This post was corrected/updated on Monday, May 30.
A massive new study of drug candidates sheds light on which experimental therapies are most likely to eventually reach the market.
The report was compiled by biotech’s largest trade association, the Biotechnology Innovation Organization (BIO), with the help of business intelligence firms BioMedTracker and Amplion, and it found that drugs for blood disorders have the highest probability of ultimately winning FDA approval. Meanwhile, cancer drugs have the lowest chance of receiving the go-ahead.
BIO’s David Thomas, the report’s author, noted that the study is the largest-ever of its kind in an interview with Fortune. The study examined a decade’s worth of data (2006-2015) encompassing just under 10,000 “phase transitions,” a term for an experimental therapy’s progression through three phases of human clinical trials, regulatory filing, and ultimate approval.
On average, a drug candidate had a 9.6% chance of going from phase I trials to winning the FDA’s blessing, according to the study. Transitions from phase I to phase II were the most successful—not too surprising given that phase I trials only assess safety and not effectiveness. Progressing from small phase II efficacy studies to far larger phase III ones proved the most challenging.
So, which therapy types fared best? Hematology, or blood disorder medications, were the clear winners, with a more than 26% chance of final approval. Infectious diseases and ophthalmology (eye diseases) meds rounded out the top three with 19.1% and 17.1% success rates, respectively.
Cancer drugs were by far the least likely to reach market, with a 5.1% chance of approval (psychiatric and cardiovascular medications also ranked in the bottom three at 6.2% and 6.6%, respectively). Oncology was also the clear outlier across the 14 examined disease types when it came to the probability of a successful phase III. Just 40% of these therapies produced results strong enough to warrant filing an approval application at that stage, while six other disease categories had more than 70% chance of succeeding.
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On the flip side, 79% of cancer therapies that made it all the way to the application stage were approved on the first try—the highest first-attempt approval rate of any therapeutic space.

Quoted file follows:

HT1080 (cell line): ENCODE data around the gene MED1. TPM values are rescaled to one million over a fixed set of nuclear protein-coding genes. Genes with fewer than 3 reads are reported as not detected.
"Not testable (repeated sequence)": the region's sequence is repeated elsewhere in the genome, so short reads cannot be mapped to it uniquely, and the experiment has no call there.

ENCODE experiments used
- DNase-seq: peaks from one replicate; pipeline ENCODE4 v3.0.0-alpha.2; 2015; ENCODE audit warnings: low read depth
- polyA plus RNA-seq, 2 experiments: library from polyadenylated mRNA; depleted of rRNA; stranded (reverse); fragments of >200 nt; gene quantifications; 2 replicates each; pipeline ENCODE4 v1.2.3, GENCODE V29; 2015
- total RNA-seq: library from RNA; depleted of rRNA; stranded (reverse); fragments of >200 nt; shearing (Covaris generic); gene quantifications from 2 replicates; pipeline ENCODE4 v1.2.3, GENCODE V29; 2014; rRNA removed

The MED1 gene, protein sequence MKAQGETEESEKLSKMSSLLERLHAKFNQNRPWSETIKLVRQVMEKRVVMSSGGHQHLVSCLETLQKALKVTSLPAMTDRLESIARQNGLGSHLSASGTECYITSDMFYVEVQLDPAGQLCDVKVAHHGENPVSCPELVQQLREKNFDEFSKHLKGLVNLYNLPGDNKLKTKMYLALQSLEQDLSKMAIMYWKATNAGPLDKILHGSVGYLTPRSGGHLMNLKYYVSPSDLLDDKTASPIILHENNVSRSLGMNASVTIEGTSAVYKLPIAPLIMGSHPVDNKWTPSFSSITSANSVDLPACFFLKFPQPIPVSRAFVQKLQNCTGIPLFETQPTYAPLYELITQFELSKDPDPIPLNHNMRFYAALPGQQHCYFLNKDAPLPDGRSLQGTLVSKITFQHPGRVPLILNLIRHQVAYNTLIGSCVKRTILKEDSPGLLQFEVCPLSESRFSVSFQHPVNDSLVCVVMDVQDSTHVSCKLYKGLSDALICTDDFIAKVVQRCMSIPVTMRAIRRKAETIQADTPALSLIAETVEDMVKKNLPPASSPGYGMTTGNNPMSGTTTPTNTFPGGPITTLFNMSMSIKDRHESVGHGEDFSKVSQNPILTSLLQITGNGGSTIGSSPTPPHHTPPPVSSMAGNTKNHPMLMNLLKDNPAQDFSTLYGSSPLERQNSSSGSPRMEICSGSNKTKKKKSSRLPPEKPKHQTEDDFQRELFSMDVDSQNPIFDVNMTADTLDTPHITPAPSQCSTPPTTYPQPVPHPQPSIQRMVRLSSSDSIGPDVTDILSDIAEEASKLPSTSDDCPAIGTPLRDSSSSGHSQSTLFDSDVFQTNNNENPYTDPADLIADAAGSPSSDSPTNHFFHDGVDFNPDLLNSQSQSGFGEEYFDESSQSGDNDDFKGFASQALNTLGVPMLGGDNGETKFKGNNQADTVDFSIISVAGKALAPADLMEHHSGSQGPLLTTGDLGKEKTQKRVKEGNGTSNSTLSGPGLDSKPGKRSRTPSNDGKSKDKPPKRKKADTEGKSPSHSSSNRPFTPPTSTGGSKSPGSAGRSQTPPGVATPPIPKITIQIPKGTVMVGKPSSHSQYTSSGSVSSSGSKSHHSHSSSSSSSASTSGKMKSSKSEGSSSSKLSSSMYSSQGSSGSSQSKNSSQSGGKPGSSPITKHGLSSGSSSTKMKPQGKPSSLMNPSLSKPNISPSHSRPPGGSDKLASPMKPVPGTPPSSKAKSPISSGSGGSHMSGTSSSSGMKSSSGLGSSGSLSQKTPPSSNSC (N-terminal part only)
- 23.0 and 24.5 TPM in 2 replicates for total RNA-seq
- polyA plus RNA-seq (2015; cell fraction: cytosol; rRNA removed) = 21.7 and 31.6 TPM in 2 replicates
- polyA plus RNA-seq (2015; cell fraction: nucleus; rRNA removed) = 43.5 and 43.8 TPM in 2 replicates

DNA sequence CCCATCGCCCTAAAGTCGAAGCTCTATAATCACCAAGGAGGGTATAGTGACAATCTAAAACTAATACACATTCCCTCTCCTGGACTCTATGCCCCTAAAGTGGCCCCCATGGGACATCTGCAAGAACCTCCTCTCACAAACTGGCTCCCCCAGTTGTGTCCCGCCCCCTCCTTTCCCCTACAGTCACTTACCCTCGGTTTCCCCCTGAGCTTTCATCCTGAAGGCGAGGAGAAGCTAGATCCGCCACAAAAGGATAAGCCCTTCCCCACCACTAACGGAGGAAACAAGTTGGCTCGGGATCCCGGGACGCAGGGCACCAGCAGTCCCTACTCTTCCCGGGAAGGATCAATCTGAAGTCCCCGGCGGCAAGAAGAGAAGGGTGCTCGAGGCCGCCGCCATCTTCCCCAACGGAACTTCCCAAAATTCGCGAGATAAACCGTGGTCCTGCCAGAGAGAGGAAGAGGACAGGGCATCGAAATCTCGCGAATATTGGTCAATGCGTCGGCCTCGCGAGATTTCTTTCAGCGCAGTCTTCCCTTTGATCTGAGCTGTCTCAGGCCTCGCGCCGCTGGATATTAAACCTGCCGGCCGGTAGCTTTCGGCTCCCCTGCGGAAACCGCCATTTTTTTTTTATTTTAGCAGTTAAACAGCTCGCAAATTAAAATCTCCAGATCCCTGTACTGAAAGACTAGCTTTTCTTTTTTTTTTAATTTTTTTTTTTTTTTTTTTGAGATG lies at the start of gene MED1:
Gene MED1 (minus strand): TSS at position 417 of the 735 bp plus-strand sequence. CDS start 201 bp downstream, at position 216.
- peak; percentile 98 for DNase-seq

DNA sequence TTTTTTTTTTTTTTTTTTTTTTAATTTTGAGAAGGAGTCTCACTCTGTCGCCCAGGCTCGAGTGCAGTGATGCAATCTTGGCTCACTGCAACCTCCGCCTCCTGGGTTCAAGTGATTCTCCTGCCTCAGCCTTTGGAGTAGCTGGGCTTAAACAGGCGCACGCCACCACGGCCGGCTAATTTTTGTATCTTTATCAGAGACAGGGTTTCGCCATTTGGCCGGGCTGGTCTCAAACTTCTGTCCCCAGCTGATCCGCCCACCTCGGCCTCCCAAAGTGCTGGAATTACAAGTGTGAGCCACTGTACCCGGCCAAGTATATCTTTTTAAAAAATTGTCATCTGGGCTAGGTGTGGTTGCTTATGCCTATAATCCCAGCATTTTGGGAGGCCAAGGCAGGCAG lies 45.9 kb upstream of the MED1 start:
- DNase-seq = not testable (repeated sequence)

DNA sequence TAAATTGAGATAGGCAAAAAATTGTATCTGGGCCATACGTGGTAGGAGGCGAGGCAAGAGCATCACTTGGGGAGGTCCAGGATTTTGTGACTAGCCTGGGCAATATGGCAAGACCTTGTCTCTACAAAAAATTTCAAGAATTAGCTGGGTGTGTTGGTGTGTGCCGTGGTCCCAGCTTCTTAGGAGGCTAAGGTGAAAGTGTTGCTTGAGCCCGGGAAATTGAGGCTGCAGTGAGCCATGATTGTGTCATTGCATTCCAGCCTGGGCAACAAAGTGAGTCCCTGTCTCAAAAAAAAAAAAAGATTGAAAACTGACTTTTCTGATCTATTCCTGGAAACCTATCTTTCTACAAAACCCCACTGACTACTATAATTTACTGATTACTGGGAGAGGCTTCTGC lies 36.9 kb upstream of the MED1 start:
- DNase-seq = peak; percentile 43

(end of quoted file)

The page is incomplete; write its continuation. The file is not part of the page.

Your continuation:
The study also found that highly-personalized drug trials, which examine a relatively homogenous patient pool, have a significantly better chance of success compared to those focused on more prevalent diseases that affect a wide range of people. For instance, rare disease drugs had a one-in-four shot of making it from phase I to approval, nearly triple the rate of success for common conditions like cardiovascular diseases.
That shouldn’t come as much of a surprise. After all, therapies interact with different people in different ways, so the more similar a target population, the easier it is to create a therapy tailored to treat its disease (the FDA also gives priority to medications for rare disorders).
But this also speaks to a broader trend in biopharma that could help shift the lackluster approval rate of cancer drugs. Drugmakers are increasingly making use of “biomarkers,” telltale biological signs that distinguish certain patients from others. That might mean the elevated presence of a certain protein or the existence of a specific gene in a patient which makes that person more or less likely to have a disease type or respond to a treatment.
According to the report, biopharma companies that used biomarkers as a criteria for either including or excluding trial participants were three times more likely to win approval than those that did not.
It’s also further evidence of the industry’s shift away from developing drugs for broad, heterogeneous populations to more personalized therapies. “I think that trend started, for me, in 2011,” said BIO’s Thomas. “That’s when [French drugmaker] Sanofi bought [the biotech firm] Genzyme. And what’s influencing the rate of success for both [rare diseases and biomarkers in clinical trials] is really the science.”
“From the biomarker standpoint, the science is uncovering new genetic markers that are tied to the disease,” Thomas added. “A lot of that comes from the gene sequencing that we can now do for much cheaper and has been done on hundreds of thousands of people’s genomes now.”
Pharma giants like (BMY) and Merck (MRK) have already experienced major success with their investments in personalized cancer treatments like Opdivo and Keytruda (the latter drug has been credited with clearing President Jimmy Carter’s cancer). And the BIO report suggests that the growing use of biomarkers and interest in immunotherapies could significantly boost cancer drug approvals down the line.
Correction: Due to a transcription error, this post incorrectly stated that Sanofi acquired Genzyme in 2012. The acquisition occurred in 2011.